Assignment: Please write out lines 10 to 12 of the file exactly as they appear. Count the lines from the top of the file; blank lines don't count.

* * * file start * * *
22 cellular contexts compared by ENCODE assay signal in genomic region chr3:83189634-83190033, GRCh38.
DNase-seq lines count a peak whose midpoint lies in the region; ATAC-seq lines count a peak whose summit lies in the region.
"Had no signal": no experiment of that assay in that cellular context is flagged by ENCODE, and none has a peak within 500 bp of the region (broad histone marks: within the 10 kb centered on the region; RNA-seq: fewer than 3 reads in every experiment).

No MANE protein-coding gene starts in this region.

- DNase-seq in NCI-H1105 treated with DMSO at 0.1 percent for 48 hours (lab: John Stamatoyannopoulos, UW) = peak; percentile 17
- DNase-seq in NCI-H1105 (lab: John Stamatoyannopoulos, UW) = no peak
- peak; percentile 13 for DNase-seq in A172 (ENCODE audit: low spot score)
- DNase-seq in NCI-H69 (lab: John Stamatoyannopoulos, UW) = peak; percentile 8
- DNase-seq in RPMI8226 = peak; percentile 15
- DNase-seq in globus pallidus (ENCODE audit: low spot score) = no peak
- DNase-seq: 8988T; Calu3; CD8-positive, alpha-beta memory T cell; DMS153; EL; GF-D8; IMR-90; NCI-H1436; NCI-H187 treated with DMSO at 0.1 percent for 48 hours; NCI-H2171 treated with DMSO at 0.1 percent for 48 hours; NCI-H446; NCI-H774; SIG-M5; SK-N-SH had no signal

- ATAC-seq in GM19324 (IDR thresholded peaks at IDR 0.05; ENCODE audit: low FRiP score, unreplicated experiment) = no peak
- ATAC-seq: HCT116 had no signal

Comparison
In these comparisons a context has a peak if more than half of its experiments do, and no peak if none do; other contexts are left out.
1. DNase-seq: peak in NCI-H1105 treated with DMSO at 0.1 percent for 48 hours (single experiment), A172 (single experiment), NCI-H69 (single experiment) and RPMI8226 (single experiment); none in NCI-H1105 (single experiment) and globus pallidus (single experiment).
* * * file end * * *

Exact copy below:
- DNase-seq in globus pallidus (ENCODE audit: low spot score) = no peak
- DNase-seq: 8988T; Calu3; CD8-positive, alpha-beta memory T cell; DMS153; EL; GF-D8; IMR-90; NCI-H1436; NCI-H187 treated with DMSO at 0.1 percent for 48 hours; NCI-H2171 treated with DMSO at 0.1 percent for 48 hours; NCI-H446; NCI-H774; SIG-M5; SK-N-SH had no signal

- ATAC-seq in GM19324 (IDR thresholded peaks at IDR 0.05; ENCODE audit: low FRiP score, unreplicated experiment) = no peak